Last year, Italian astronaut Luca Parmitano nearly drowned in his own fluids during a harrowing spacewalk-gone-wrong. Now, NASA has teamed with the Houston Methodist Hospital's research institute to make sure that such a thing never happens again—using a CT scanner.
If you don't recall the crisis, here's what happened: Parmitano's emergency stemmed from a clogged pump inlet pipe fan, resulting in the accumulation of condensation and sweat inside his helmet that rapidly spread to partially cover his mouth and nose. NASA conducted a series of exams on the suit once it had returned from orbit but the standard X- and N-ray imaging systems that the space agency usually employs couldn't produce images clear enough to really tell the team why the part failed or which other parts may fail in the near future.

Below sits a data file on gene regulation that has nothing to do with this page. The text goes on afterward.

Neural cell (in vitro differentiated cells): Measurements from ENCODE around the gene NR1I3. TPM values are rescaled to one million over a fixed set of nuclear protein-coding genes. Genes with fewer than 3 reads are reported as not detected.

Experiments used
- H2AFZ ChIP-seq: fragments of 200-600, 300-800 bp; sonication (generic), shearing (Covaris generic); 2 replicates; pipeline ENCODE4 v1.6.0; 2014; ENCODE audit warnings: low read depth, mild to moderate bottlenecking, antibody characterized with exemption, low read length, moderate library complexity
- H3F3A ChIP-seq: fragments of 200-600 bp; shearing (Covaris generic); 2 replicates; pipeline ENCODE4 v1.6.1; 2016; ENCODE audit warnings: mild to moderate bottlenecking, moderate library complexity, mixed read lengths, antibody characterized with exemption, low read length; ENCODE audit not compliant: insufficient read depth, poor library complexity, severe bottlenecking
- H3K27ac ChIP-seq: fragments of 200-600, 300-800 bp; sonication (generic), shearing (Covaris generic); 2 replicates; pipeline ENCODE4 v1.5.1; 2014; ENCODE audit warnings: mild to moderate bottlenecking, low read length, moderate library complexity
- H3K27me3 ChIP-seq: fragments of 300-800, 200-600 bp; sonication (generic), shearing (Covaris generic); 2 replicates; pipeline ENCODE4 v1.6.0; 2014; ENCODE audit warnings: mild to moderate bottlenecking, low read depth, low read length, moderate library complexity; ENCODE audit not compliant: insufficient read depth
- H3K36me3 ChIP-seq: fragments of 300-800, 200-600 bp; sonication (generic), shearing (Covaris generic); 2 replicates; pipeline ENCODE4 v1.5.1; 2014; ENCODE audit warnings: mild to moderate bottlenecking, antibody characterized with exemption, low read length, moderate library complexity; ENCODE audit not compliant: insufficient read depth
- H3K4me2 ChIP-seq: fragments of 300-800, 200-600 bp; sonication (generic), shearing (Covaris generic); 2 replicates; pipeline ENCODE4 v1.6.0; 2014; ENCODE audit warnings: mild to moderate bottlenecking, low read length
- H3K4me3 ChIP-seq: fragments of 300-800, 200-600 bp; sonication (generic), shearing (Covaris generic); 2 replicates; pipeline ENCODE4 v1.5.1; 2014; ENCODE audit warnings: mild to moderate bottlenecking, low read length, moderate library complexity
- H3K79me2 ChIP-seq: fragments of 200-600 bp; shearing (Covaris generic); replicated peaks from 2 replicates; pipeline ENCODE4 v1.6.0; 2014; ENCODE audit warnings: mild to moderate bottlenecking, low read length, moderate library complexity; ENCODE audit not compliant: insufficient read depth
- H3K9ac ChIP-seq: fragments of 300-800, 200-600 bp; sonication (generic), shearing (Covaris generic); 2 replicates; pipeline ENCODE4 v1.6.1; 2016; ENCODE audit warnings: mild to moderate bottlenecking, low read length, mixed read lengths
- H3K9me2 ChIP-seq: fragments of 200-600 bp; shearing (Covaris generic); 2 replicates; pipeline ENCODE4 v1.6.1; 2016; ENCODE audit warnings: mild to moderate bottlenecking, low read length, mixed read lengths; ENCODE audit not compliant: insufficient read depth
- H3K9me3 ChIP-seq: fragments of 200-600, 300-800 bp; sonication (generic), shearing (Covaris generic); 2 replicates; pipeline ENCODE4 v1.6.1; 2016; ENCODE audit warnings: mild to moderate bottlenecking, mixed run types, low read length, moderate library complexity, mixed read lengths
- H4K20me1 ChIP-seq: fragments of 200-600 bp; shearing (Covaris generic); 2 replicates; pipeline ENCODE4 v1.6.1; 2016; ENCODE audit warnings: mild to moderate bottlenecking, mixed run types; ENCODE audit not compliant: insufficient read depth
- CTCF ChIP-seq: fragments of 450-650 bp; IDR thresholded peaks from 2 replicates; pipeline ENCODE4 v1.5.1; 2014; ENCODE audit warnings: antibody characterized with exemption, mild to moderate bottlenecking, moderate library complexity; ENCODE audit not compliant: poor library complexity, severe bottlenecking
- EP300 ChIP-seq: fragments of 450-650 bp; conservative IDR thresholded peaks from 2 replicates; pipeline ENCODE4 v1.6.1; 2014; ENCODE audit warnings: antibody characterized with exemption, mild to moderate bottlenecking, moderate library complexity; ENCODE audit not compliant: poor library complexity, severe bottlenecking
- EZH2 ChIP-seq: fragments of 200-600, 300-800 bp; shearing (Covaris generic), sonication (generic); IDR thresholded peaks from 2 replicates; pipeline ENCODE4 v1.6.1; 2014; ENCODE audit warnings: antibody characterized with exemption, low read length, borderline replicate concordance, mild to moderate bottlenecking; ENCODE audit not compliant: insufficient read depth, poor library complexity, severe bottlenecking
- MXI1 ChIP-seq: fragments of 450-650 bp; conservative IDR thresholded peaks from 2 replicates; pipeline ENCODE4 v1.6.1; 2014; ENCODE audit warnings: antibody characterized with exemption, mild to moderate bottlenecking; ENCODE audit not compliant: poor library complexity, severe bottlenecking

That's where Houston Methodist's robotic CT scanner comes in. During a recent "Pumps & Pipes" industry conference, Dr. Alan Lumsden, the medical director of Methodist's DeBakey Heart and Vascular Center, demonstrated how the technology—which normally examines the vascular structure of the human body—could be leveraged to examine the internal structures of a spacesuit.
"Here is a situation where we are going to use our technology to potentially look at a problem that helps NASA," he told the AP. "We really want to help as much as we can." Granting NASA's boffins a non-destructive first look at the problem seems a pretty good start. [AP via Stars and Stripes]